The harvest season is upon us. What are you thankful for?

Sunday, August 24, 2014

Fostering a Love of Food

I think I've written about Food as Fuel here before. The concept that the quality of your fuel can help maintain the life of your machine, in this case the machine is your body. If not, I know I've had long conversations with some of you on the subject. Doing a basic Google search these days, you'll find multiple sources saying eating well is not only good for you, but it can help fight off cancer, maintain hormone levels, ensure longevity, and any other sort of positive attribute you can think of. In my opinion, all this awesome preventive medicine ingested by eating well starts with a healthy love of food. (I define food as "minimally processed edible matter that comes from plants and animals.") As a parent I strive to instill a love for healthy food in my kids.

 I recently read French Kids Eat Everything by Karen Le Billon (available here). I finished the book feeling reinforced in the methods and attitudes already in place regarding mealtime in our house. We eat 4 times a day, within a half hour start-time window depending on if we are/can wait for Pete to join us for dinner. Everyone has to take a bite of new foods, everyone has jobs to help prep and clean up, we eat at the table whenever possible, etc. This mindset had gotten slightly offtrack when we lost complete control of our schedules by adding preschool (and a new baby) to the mix. After reestablishing this mindset, we have decided to experiment with new foods. I checked out a couple children's books from our library


I Can Eat a Rainbow by Annabel Karmel

Which included several items we couldn't pronounce, had never seen at the grocery or had not presented to Emagene that she could remember.

Naturally, we made a list of these items and stuck it on the fridge. 
We hope to try all of these at least once when they come in season at our local farmers market. 

We also have this look and find farmers market book that helps us remember which items to lookout for according to season. I bought it through a booksale on but now I can't find the link to it anywhere. Its called: At the Farmers Market and doesn't list an author. The illustrator is Staffane McClary.

We started our food journey at the beginning of summer by purchasing some rhubarb and a kohlrabi. We smelled some endive and held a few chocolate peppers (not on the list, and were sadly done for the season). Taking a lesson from Karen's book, I had Emagene help me prep the new veggies. We each held, smelled, and tasted them raw and cooked. We looked for how they changed when heated. And everyone tried a bite! We sliced the kohlrabi, tossed it with oil and salt and then baked it it like potato chips (preferred over raw). We only got through half our cabbage cousin that night and made plans to cook up a batch of roasted roots before the weather turned into full-blown Texas summer sauna. Apparently the kohlrabi goes great with potatoes and beets. Good thing, because there were beets!
The rhubarb was baked in a strawberry rhubarb crumble that everyone (even Pete) ate seconds of. Sometimes I wonder if its harder to get him to try new foods or Emagene. They both put up a meager fight with wrinkled noses as they toy with the first bite on their forks. They eventually eat it. I on the other hand take a lot of deep breathes to avoid snapping at them to "just eat your food!"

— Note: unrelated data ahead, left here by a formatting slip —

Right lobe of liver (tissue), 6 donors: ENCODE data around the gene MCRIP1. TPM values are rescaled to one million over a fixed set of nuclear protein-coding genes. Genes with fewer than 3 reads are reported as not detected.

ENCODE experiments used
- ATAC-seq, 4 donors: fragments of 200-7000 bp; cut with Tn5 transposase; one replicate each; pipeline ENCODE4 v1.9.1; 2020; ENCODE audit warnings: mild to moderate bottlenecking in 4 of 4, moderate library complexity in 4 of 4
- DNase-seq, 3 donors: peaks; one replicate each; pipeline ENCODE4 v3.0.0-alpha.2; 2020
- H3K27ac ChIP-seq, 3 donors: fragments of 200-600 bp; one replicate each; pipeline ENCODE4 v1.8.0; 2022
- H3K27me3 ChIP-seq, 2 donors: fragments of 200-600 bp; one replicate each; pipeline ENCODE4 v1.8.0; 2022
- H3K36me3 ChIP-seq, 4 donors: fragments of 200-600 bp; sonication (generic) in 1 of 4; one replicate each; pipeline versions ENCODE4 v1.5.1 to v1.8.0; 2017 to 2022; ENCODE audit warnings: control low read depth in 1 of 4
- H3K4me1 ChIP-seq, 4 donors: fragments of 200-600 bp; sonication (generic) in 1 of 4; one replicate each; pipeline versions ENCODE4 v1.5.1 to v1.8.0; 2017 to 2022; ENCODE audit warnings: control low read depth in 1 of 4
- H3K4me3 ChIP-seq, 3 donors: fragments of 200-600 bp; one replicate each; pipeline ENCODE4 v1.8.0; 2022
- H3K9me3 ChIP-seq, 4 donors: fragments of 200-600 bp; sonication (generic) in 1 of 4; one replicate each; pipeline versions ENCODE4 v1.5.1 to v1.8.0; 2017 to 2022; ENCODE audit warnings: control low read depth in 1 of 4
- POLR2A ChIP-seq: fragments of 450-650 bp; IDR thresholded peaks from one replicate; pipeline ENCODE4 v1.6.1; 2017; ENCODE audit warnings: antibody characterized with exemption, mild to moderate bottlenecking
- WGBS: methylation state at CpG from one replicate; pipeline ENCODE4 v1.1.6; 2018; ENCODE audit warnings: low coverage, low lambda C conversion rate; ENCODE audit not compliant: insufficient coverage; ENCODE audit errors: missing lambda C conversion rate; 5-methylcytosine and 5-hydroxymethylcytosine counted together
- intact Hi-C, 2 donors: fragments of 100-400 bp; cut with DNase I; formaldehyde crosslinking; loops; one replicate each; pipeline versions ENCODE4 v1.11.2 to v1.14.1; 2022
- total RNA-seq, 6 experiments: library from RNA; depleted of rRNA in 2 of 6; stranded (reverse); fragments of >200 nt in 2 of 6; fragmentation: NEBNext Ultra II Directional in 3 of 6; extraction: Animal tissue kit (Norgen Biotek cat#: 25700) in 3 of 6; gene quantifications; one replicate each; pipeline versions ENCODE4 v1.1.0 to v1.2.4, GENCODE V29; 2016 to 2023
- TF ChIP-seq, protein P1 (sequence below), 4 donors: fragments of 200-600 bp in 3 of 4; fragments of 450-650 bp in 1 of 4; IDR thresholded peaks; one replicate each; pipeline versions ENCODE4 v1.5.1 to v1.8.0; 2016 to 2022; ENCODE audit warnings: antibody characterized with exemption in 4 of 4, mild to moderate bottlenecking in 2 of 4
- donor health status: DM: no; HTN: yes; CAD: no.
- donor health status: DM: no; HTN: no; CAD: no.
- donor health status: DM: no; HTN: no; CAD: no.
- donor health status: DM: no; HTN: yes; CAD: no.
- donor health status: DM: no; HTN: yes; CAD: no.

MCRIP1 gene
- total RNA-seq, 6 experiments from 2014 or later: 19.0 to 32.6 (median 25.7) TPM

I had a bit of rhubarb left over so I tried this rhubarb syrup recipe I found linked at The soda was excellent. I must try the gin version soon!

Next we reintroduced the girls to artichokes. Just plain, steamed artichokes, dipped in butter and scrapped across the teeth.
Followed by homemade lemonade.
Anyway, that is what we are doing over here. At this point we have tried purple cauliflower, grapefruit (the Texas pink was a huge hit!), guava (fresh and raw, no thanks - but seeded and blended in a smoothie, yes please!), figs (all we had were dried and they were not hit) and jicama.  I think endive and pomegranates are next. I'll keep you posted. We are having the hardest time finding starfruit out here. I used to eat it all the time in Oregon, and Emagene is really intrigued by a star-shaped food!

What new foods have you tried? 

Most of my recipes come from iPhone Google searches. When I find one I like, I email myself the link from my phone. If you ever want to know which ones I prefer, shoot me a note in the comments and I'll drop you the link.

This blog was drafted in June of 2014. Sadly, I became a bit behind in my editing when Aoife started walking. Now she is trying to run. *sigh* I may be able to knock out one decent post a week again soon. Here's to hoping!

Thanks for sticking around during my drier writing spells. I appreciate it.

Friday, August 15, 2014

More Birthday Goodness

We went into the city today to spend some time doing things Aoife loves. We ran through bead and fabric curtains, emptied bins of toys and refilled them, climbed things, chased birds and played in water. If you have not checked out the Dallas Museum of Art, especially the kids creative connection area, and you live in the area, it is a must! General admission is free and the place is amazing!  Pair up some art time with a splash pad, some sno-cones and good buddies* and you can't have a better day! Unless an awesome jazz band is playing in the museum cafe...

The only complaint was the amount of gentle bees trying to steal anything wet or sweet we were trying to eat. Not bad for a 6 hour getaway!

*Thank you so much to those who made the drive in awful Friday afternoon traffic to giggle with her and watch her explore her world. We are all extremely exhausted!